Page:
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Should McDonald's Spin Out A McREIT?

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Should McDonald's Spin Out A McREIT?
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McDonald's Corporation (NYSE: MCD) is not one of Glenview Capital Management's top ten holdings.

Nonetheless, the fund's CEO, Larry Robbins, devoted a considerable part of his annual investor letter detailing a five-point plan intended to increase MCD shareholder value.

The cornerstone of the Glenview plan depends on spinning out McDonald's real estate assets into a REIT to unlock the value of its vast real estate holdings.

"Shares Now Offered on the Value Menu: McDonald's (MCD: $96)"

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Source: Glenview Capital Management letter

Line-items 1. "Operational Turnaround," and 2. "SG&A Rationalization," are a bit "fuzzy," and arguably might be harder for management to tackle and achieve concrete results per share.

Related Link: McDonald's: 5 Interesting Themes These Analysts Are Watching

Clearly, line-item 3. "Refranchising" represents a significant operational change.

Line-item 4. "Additional Leverage," appears to be simply philosophical in nature, (and would dovetail nicely with the implementation of a REIT spin strategy).

Line-item 5. "Real Estate" is the "Big Coke, Best Value" part of the plan, representing $25 of the Glenview theoretical $73 potential gain per share. Notably, it could be implemented as a stand-alone initiative, without significant operational consequences.

Strong MCD Performance - During Great Recession

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The SPDR S&P 500 ETF (NYSE: SPY) is a good approximation for the broader market.

McDonald's Shares - 2012 to Present

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How Real Estate Could Boost Value

McDonald's currently has a market cap of $95 billion, so it can be difficult for any single initiative to move the needle. However, McDonald's has 36,000 stores worldwide, and owns 45 percent of the land and 70 percent of the structures.

Here is Robbins' back of the envelope calculation:

"Utilizing the current rental rates McDonald's charges its franchisees, we believe the earnings power of these real estate assets as a standalone entity would be equivalent to approximately 50% of current consolidated EBITDA. Given that REITs are trading at almost 20x EBITDA, we do not believe this is reflected in McDonald's current 12x EBITDA valuation, and we believe management efforts to monetize or illuminate this could unlock at least $20 billion of value."

Why Does McDonald's Own So Much Real Estate?

The majority of McDonald's restaurants are operated by franchisees that pay approximately 4 percent of sales in royalties. Additionally, where McDonald's also owns the real estate, Robbins estimated that the company receives 9 percent of sales as rent from the franchisees.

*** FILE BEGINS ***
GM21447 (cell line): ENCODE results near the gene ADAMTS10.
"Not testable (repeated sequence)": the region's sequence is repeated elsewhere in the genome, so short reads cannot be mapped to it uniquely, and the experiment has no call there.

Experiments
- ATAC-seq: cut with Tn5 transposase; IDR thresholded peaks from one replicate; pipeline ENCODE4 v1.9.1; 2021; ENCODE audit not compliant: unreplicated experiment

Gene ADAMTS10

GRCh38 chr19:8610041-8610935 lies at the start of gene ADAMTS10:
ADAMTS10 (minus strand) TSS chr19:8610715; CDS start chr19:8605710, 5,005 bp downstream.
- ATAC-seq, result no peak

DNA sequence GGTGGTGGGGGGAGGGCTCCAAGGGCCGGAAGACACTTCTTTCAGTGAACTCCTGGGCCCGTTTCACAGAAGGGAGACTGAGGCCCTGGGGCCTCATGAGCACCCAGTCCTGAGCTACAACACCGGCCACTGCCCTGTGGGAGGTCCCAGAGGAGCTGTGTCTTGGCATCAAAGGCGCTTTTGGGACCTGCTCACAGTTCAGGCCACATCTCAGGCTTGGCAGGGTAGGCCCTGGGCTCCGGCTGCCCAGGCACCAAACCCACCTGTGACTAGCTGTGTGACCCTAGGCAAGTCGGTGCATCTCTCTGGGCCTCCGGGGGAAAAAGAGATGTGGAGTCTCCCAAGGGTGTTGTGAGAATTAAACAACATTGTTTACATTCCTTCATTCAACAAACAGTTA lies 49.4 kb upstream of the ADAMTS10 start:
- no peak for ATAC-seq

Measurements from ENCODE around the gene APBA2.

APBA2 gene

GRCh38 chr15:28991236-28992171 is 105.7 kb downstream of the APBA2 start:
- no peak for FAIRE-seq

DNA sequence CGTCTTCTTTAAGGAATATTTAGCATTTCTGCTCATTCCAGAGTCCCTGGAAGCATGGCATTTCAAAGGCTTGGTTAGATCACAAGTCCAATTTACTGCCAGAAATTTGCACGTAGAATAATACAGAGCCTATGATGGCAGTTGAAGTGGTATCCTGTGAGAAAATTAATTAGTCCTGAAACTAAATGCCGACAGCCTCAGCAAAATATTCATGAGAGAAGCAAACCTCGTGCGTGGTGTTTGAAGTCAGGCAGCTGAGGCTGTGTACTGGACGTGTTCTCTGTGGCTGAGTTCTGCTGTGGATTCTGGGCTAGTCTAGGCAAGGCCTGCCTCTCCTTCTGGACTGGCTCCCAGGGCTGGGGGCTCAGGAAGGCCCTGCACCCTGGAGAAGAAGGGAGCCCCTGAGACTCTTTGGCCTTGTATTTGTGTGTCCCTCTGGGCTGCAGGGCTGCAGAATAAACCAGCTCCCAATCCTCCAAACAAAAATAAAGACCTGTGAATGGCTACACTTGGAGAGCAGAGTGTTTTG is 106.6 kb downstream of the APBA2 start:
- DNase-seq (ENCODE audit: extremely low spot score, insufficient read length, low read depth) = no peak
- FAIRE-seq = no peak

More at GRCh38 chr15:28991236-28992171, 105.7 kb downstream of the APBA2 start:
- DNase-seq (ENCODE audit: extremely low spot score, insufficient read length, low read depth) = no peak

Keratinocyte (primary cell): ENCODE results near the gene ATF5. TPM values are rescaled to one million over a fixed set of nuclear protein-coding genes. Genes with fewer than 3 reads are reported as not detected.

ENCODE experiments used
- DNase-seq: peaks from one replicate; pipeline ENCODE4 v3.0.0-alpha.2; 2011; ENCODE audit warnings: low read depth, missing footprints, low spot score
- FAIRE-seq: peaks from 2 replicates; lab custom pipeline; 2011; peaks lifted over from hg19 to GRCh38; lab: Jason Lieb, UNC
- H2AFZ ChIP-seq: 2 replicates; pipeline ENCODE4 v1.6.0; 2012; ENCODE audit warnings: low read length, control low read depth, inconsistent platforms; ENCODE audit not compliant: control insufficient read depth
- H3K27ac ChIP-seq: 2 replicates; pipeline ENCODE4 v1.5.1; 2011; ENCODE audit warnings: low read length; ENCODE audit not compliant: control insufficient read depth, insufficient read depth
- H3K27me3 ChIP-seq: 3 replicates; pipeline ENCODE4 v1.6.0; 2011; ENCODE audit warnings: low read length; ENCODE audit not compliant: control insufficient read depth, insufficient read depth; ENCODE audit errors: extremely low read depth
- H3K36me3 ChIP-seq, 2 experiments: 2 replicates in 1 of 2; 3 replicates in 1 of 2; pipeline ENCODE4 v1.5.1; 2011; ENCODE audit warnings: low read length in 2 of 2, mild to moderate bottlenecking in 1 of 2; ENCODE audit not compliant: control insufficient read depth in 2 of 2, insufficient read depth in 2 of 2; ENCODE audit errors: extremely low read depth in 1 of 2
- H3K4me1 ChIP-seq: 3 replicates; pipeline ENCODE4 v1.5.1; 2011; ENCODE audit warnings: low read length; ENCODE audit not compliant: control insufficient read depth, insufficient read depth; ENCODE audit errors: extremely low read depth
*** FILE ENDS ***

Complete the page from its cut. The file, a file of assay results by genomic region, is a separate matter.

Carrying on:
However, ~19 percent of McDonald stores are company owned. McDonald's peers currently operate with a 100 percent franchise store model.

This is a capital-light strategy with predictable income streams, which Robbins believes Mr. Market would reward with a higher valuation.

Balance Sheet Flexibility

Glenview line-item 4. "Additional Leverage" refers to the "happy problem" of McDonalds having a balance sheet that Robbins views as too conservative. "When considering the high quality, stable and defensive nature of the business and a material real estate portfolio that is still presently owned," the letter explained.

By spinning out the McDonald's real estate assets into an OpCo/PropCo type of structure, the real estate could support a significant amount of debt. This in turn would generate cash for the MCD OpCo, which could be used to expand operations, buyback shares, or be distributed to shareholders as dividends.

REIT Alchemy

Companies that qualify as real estate investment trust (REIT), under the IRS code, do not pay tax on qualified REIT income at the corporate level. In return, a REIT must distribute a minimum of 90 percent of its taxable income in the form of dividends to shareholders.

That is the logic behind a REIT trading at higher multiples than a C-Corp.

Since McDonald's is an investment-grade tenant, the usual objections to a REIT owning a portfolio of assets leased to one tenant are mitigated. Over time, a McREIT could package tranches of its McDonald store portfolio for sale or JV and use those proceeds to diversify its portfolio of real estate assets.

Image credit: Public Domain

Posted-In: Glenview Capital ManagementLong Ideas REIT Hedge Funds Top Stories Trading Ideas General Real Estate Best of Benzinga

 

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